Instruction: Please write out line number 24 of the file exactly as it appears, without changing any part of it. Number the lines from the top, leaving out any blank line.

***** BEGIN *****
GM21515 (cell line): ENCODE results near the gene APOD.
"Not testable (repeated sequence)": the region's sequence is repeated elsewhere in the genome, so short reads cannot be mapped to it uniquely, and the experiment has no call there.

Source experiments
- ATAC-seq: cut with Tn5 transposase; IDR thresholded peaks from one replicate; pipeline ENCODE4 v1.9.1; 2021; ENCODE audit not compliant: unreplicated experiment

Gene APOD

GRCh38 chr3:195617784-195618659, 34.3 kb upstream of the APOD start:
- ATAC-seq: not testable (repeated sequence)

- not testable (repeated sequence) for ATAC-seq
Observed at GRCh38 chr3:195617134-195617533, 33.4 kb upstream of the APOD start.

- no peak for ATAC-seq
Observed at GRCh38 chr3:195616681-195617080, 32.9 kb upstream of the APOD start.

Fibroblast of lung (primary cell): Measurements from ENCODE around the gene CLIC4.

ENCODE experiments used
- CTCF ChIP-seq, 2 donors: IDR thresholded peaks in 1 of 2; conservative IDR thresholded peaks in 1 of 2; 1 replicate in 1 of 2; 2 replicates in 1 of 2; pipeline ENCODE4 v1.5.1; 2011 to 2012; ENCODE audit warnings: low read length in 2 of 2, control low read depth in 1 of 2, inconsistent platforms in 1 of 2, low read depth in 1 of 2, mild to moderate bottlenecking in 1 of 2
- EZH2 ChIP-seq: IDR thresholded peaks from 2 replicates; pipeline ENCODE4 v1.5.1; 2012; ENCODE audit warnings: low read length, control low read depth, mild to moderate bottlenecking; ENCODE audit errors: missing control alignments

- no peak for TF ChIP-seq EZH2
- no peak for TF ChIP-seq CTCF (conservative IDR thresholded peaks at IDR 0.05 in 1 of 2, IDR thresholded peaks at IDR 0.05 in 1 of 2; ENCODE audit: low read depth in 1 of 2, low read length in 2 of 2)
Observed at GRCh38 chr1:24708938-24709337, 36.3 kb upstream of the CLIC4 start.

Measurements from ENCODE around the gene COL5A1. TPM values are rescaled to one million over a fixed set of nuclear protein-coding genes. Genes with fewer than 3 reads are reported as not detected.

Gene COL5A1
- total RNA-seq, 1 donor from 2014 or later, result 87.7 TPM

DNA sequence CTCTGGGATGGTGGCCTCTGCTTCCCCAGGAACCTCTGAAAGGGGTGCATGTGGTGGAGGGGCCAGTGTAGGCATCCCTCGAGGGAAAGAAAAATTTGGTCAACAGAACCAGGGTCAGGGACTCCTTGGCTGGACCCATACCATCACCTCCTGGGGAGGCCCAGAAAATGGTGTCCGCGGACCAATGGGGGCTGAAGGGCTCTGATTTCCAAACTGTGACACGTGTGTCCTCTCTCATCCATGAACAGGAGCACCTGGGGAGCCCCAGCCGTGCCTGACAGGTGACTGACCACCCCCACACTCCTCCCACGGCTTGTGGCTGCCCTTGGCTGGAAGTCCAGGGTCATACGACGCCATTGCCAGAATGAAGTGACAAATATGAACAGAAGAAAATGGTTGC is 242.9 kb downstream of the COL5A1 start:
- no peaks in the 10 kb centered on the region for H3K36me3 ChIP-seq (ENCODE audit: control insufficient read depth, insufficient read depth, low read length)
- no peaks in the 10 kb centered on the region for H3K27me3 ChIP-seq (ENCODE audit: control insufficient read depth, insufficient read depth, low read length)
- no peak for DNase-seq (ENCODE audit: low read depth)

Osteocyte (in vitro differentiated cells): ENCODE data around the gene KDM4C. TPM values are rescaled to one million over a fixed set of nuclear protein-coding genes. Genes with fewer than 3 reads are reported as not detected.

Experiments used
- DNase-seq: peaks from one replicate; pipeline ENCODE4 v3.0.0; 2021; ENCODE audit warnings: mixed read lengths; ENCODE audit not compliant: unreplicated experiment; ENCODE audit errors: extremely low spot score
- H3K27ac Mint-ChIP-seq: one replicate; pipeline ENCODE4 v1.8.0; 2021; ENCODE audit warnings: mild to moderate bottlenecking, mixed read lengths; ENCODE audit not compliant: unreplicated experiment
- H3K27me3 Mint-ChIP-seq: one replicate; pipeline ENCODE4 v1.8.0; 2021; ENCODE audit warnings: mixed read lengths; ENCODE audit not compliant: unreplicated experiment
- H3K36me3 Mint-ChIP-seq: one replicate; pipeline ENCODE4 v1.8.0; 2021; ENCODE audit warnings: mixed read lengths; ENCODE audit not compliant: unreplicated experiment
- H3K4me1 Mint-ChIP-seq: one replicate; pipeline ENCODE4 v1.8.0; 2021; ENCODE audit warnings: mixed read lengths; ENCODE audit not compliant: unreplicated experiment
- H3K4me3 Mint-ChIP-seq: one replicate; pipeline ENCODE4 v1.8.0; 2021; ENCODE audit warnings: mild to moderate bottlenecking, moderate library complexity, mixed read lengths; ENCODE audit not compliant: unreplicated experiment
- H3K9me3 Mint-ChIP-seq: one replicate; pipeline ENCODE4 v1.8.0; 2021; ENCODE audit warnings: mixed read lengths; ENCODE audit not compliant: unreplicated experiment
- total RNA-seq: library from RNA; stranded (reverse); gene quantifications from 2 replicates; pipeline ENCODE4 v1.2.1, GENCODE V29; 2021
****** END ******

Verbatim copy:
- no peaks in the 10 kb centered on the region for H3K27me3 ChIP-seq (ENCODE audit: control insufficient read depth, insufficient read depth, low read length)